by Srushti Gangdev
How a South-Asian Canadian porn star became a boss babe
In June of 2016, Punjabi-Canadian Karenjit Kaur Vohra walked into an interview with one of India’s leading journalists to talk about her journey from Pornhub to Bollywood. The interview would soon become infamous — CNN-IBN journalist Bhupendra Chaubey, sitting across from Vohra, had no hesitation in attempting to exert ethical authority over her.
“Am I being morally corrupted by interviewing you?” Chaubey asked her with a small smile.
“I can leave if you want,” was Vohra’s reply.
Vohra, of course, is most famously known by the name Sunny Leone, an adult entertainment film star. She worked as an actress in pornographic films between 2001 and 2013 — and in 2012, she made her Bollywood debut with a lead role Pooja Bhatt’s Jism 2.
Bollywood is an industry that catapults between scandal and propriety. Depending on whom you ask, kissing scenes are either unthinkable or expected; song lyrics have metaphors which could only be described as overtly sexual; men make dirty jokes and women blush or scold them. But even with all of India’s hypocrisy, it’s a big step to launch a porn star in mainstream Bollywood.
Leone was accused of ruining the moral fabric of the country, even as the porn-watchers of India slyly googled her name. Housewives and mothers protested the fact that she was allowed to grace the big screen, as their young daughters choreographed dances to perform to Leone’s hit song Baby Doll. As a matter of fact, a woman in Mumbai filed an official police complaint against her in May 2015 for “destroying the Indian culture” — and similar cases have been filed all over India.
Through it all, Leone has maintained a gracious and professional demeanour, even when speaking with people like Bhupendra Chaubey, who treated her as a personal social experiment.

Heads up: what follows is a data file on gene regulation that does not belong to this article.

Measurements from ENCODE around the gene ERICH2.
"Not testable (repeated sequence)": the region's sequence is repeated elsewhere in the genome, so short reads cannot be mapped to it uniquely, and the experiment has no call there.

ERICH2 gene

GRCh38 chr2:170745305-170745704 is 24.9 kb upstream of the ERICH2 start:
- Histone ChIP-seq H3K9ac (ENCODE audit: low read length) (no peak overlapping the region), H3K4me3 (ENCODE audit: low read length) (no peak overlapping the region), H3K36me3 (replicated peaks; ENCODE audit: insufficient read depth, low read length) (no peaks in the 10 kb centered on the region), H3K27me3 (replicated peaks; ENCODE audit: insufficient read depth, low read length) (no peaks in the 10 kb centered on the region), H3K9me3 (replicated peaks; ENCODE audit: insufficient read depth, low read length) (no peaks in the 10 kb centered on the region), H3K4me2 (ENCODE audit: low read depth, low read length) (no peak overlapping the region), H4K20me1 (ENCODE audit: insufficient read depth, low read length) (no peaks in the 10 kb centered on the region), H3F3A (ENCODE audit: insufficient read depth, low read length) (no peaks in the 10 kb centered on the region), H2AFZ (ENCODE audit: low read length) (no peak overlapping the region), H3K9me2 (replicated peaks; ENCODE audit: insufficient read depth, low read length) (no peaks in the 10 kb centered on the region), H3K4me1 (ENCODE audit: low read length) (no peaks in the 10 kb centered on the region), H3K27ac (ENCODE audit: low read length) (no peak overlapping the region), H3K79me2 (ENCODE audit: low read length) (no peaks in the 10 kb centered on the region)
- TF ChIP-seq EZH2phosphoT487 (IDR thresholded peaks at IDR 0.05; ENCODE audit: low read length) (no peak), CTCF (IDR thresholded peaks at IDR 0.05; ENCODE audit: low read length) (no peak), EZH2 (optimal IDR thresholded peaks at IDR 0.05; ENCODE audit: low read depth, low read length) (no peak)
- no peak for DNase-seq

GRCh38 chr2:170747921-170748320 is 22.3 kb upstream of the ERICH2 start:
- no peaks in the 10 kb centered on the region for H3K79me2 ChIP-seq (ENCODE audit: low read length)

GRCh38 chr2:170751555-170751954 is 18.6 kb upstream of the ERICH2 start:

In fact, she has used the volatility of her presence to do good in India. As she worked on the almost 30 Indian films she has been a part of, she took the opportunity to promote safe sex in India by encouraging the use of condoms. Even more boldly, she became the face of adult lifestyle store I’m Besharam, which sells sex toys for men and women, advocating sex positivity in a country where the word itself is a swear word.
Especially important about Leone’s involvement with I’m Besharam is the choice as an Indian woman to encourage other Indian women to enjoy sex. In India, girls grow up being taught that sex is something men will try to do to them and that women must prevent sex from happening to them before marriage, and suffer it during marriage. But, Leone tells them to enjoy it.
Condom ads and online sex toy shops are just two of Leone’s business ventures. She is also a sometimes-author, having penned a collection of short, erotic romance stories entitled Sweet Dreams — another example of Leone’s attitude towards sex positivity — and works as a brand ambassador for Indian gambling platform JeetWin.
Leone recently launched StarStruck, an online cosmetic brand selling lip kits in the style of Kylie Jenner. With names like Wild Cherry, Kiss Me Pink and even Baby Doll — a callback to her own song — she continues to successfully market her own personality despite the negativity she receives. StarStruck also runs a fashion line, collaborating with eminent Indian clothing designer Archana Kochhar. Along with tunics, dresses and lipsticks, you can purchase a personalized greeting card video from Leone for a cool $450.
No matter your personal beliefs on sex and sex positivity, it’s hard to deny that Leone is good at what she does — and good at making money from it. The likes of Bhupendra Chaubey consistently do their best to pigeonhole Leone into a fringe-sex star-slut who dirties anything she touches. In the minds of the people who file police reports against her, Sunny Leone equals sex and nothing else — and sex is bad.
But Leone is much more than that. She’s a businesswoman, an author, a feminist, and a social activist having worked with charities such as PETA and the American Cancer Society even when she was primarily known as an adult entertainment film actress. Now 37-years old, she is a mother of three — she and husband Daniel Weber adopted a girl named Nisha in 2017, and she had twin boys Asher and Noah via surrogacy in May of this year. She’s an Indo-Canadian girl who went to Catholic school in Sarnia, Ontario. She’s a woman who can absolutely hold her own and be dignified in an interview dripping with misogyny and sexism.
Not to mention, she’s a wildly successful mainstream Bollywood actor making a far more than comfortable living for herself and her family.
She’s a living, walking testimony to the fact that Indian women can do anything they want to. We should be proud to count her among us.